The LockBit group is broken. This is the end of the randomware group that extorted USD 120 million in BTC

The LockBit Group has been the terror of the web for far too long. However, the international investigation allowed not only the closure of websites on the dark web, but also the physical detention of those responsible for the attacks in which over USD 120 million in BTC was extorted. Interestingly, there is also quite a large Polish thread in the whole action, because our country actively participated in the investigation.

The LockBit group was ruthlessly pacified, thanks to the joint actions of investigators from many countries around the world

According to Europol, the LockBit group was dismantled thanks to a complex investigation led by the British National Crime Agency. The NCA worked with an international working group called Operation Cronos. This group included investigators from Europe, America and Asia. But what did the LockBit group actually do? Well, it was actually a platform that grew to gigantic proportions in 2019-2022. On this platform, it was possible to purchase ransomware programs to attack companies and individuals.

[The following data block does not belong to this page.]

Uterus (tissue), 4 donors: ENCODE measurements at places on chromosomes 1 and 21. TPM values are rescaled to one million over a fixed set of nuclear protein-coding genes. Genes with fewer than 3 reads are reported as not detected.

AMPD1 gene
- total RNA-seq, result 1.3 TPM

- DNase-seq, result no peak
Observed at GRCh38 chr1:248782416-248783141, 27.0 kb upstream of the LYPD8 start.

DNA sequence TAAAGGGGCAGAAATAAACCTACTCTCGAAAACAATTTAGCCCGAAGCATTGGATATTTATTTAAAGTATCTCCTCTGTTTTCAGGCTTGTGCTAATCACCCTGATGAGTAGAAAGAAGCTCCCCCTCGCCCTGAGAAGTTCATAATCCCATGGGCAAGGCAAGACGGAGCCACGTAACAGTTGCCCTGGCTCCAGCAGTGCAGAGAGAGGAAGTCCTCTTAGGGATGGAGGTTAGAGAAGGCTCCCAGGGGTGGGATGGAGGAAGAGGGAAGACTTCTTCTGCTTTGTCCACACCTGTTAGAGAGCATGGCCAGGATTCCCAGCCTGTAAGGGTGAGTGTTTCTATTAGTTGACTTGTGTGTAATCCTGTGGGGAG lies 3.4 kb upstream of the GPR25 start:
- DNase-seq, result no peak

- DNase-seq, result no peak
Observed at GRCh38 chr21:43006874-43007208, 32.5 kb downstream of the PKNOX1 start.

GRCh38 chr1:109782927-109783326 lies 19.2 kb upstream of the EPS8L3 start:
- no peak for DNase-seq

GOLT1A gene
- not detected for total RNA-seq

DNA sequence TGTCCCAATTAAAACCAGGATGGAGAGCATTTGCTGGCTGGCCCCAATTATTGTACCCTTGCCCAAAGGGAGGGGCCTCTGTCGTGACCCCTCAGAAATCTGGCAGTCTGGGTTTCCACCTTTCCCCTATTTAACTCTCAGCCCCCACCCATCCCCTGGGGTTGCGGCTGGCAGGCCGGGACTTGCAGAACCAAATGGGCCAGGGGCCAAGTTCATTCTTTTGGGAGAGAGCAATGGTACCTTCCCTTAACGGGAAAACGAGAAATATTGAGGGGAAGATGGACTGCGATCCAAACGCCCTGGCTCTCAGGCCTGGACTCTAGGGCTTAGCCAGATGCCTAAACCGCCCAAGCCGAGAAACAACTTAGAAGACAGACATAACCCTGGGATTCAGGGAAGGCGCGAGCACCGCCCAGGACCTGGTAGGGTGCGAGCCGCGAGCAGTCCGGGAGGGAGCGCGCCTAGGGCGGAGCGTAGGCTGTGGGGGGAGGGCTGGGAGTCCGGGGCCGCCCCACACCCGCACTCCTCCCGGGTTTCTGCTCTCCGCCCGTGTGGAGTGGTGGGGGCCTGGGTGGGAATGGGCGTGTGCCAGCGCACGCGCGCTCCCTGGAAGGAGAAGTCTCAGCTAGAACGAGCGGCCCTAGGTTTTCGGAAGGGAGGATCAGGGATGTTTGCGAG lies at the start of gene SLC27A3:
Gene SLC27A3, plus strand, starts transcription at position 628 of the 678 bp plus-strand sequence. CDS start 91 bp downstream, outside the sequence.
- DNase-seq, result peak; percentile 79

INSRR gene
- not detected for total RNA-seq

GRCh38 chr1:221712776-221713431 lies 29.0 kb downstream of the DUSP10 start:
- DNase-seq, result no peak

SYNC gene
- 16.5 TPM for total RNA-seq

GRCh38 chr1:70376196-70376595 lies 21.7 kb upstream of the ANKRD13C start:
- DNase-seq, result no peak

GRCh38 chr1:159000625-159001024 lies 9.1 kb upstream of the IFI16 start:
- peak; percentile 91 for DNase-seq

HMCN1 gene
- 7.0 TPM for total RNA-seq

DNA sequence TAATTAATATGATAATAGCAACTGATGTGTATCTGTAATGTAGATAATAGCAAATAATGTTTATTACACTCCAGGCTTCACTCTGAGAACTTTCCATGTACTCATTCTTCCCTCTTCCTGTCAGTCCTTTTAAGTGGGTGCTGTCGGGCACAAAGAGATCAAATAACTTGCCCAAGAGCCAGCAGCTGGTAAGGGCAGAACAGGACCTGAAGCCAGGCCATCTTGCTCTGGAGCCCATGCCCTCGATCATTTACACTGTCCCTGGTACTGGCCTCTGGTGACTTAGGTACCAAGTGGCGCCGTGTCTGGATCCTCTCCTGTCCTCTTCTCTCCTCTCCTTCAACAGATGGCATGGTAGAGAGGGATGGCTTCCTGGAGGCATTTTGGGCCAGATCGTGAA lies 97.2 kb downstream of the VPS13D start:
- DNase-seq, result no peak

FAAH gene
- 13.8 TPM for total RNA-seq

The LockBit group prided itself on operating as a RaaS, or ransomware-as-a-service. Behind the actual attacks were hackers who used tools and infrastructure created by LockBit programmers. Purchasing such a license also involved a share of loot. Most often, LockBit took ¾ of the thief's profit. According to Europol, there were hundreds of LockBit's business partners. Although today there are definitely more hacking groups operating in the RaaS model, LockBit was a clear pioneer of this cybercriminal activity.

One of the founders of the LockBit Group arrested in Poland

Law enforcement authorities (NCA, FBI and Europol) wanted not only to stop the group's activities on the darknet, but above all to catch the people responsible for the entire operation. Arrests took place both in Poland and Ukraine, and two indictments have already been issued against two Russians – Artur Sungatov and Ivan Konderatiev.

On the Polish side, the Central Bureau for Combating Cybercrime (CBZC) in Kraków took part in the investigation. Interestingly, partners using the tools offered by the LockBit group can also expect consequences, because law enforcement authorities came into possession of the group's hacker database.